Racism & Rumours of Racism

I have found myself in multiple instances over the past week deflecting accusations of racism. This is a rather odd position for me to be in and a role I am not entirely comfortable with, to be perfectly honest. Mostly, because I believe racism to be a persistent presence in our society and my views on racism are actually rather centrist, tilting ever so slightly to the left. I could do a laundry list of my positions on various issues, but I will spare you that (unless someone wants me to demonstrate that I am not your prototypical southern hick). On the other hand, for a variety of reasons, I am perhaps a little more sympathetic to people to people who are racist or would be considered a racist by some. By “sympathetic” I don’t mean “I share their viewpoint” but rather “I don’t view them as inherently the scum of the earth.”

Broadly speaking, there are two views that I consider to be on the extremes of the issue.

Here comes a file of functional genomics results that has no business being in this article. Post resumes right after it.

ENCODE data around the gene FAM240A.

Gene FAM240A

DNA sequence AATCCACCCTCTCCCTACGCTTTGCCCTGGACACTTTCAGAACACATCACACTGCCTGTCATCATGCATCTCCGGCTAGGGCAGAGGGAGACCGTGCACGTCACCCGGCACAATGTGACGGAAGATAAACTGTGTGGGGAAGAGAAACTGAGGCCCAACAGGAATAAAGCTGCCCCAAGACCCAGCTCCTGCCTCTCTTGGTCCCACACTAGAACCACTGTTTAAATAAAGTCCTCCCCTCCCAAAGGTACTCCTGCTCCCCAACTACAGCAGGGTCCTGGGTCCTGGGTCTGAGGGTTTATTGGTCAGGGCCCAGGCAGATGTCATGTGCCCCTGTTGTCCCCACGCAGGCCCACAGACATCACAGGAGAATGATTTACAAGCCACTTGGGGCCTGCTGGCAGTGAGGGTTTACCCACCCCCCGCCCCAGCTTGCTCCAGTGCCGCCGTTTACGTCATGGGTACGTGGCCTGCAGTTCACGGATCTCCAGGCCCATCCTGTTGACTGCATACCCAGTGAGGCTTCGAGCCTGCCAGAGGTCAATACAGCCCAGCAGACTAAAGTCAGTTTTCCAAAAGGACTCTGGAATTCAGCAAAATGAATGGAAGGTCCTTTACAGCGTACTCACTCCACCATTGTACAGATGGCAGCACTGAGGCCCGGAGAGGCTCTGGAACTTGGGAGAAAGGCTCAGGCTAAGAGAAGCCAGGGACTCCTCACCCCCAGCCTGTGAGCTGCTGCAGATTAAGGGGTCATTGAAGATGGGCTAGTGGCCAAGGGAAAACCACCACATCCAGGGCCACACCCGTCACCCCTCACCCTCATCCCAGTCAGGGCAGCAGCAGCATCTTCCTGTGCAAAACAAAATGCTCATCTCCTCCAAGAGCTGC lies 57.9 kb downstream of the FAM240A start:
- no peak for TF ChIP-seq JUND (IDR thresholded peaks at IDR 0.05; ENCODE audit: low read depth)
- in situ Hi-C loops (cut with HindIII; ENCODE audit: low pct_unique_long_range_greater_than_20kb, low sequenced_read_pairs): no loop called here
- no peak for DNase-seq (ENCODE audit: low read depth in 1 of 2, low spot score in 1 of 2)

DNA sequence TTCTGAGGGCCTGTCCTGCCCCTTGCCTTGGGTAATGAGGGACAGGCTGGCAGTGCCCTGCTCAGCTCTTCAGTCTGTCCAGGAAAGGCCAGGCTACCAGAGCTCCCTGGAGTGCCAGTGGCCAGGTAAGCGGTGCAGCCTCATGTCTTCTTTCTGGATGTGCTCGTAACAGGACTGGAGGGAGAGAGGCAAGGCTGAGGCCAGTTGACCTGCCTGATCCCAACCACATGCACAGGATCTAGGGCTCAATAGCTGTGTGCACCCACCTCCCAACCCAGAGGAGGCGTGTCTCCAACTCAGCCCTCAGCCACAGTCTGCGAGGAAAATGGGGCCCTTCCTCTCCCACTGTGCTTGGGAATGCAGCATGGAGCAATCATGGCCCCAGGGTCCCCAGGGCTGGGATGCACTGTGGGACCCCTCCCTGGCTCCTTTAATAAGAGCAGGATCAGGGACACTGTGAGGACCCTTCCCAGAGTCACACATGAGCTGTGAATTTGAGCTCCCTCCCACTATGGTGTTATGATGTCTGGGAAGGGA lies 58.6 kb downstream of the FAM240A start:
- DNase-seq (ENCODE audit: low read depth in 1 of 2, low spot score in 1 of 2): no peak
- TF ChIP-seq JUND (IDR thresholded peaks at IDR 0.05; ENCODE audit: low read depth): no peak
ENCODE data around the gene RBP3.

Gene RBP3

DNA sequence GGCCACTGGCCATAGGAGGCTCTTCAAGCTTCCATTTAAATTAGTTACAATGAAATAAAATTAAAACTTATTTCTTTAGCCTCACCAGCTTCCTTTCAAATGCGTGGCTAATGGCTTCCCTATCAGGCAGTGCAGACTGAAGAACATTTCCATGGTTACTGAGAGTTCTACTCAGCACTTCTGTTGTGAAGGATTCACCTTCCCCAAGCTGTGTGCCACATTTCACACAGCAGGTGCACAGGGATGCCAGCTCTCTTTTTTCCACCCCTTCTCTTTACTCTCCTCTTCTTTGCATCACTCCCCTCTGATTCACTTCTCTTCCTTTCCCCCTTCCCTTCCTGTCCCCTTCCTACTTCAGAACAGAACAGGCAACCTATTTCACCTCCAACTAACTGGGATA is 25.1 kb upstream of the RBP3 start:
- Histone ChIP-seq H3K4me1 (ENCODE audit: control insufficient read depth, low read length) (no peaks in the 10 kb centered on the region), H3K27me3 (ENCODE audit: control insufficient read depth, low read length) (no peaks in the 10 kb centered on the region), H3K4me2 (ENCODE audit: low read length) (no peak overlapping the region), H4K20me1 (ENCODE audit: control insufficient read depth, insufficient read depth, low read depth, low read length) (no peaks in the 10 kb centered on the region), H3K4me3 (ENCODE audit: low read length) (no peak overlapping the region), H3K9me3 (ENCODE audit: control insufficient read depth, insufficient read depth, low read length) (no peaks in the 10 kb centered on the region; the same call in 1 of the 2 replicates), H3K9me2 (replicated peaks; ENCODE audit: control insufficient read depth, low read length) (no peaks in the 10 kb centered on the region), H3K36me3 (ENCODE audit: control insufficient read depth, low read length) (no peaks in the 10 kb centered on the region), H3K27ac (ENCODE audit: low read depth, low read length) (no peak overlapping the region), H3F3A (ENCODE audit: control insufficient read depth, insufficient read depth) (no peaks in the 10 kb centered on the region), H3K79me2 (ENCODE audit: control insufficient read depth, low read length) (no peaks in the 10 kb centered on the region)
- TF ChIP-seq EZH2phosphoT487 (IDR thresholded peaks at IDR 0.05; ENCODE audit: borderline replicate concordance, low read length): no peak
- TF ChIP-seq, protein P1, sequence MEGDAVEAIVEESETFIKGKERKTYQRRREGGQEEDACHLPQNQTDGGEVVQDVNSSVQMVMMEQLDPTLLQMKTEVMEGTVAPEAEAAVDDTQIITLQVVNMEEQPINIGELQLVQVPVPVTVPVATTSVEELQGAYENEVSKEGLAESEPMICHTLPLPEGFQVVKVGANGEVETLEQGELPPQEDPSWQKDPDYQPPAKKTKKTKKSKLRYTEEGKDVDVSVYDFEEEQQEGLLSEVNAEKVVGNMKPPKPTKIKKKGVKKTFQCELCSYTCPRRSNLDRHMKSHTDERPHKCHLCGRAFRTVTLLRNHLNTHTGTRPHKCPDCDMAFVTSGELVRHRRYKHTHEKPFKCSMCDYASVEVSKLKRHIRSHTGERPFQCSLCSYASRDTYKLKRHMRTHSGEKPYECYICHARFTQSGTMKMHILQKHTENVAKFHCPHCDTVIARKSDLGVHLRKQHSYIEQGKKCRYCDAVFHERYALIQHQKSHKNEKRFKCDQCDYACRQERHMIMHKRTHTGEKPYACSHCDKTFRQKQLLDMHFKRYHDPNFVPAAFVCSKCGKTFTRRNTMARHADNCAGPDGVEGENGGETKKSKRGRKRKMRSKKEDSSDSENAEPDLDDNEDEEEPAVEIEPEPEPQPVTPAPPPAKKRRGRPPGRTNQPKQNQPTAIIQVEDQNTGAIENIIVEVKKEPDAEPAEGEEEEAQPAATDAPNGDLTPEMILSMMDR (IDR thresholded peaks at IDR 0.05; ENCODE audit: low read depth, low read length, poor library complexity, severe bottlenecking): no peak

The first is that racism is either something that no longer exists in any meaningful sense or something that can be ignored into oblivion. Anything short of a burning cross on a black family’s front lawn is not inherently racism, and we can actually add some nuance to that burning cross if we tried really hard (they didn’t put the cross in front of all black lawns, of course). As Christopher Priest once summarized, it’s only truly racism once every other possibility has been completely exhausted. And even a comment about black people or brown people or whatever doesn’t apply unless it’s clear that they are talking about all black people or brown people and/or that they wouldn’t say that if black people and/or brown people would simply behave the right way. Now, very few people will state all of the above, but talk to some folks long enough and you get the distinct feeling that this is where they are ultimately headed. Nearly any act of racism short of the KKK will be defended.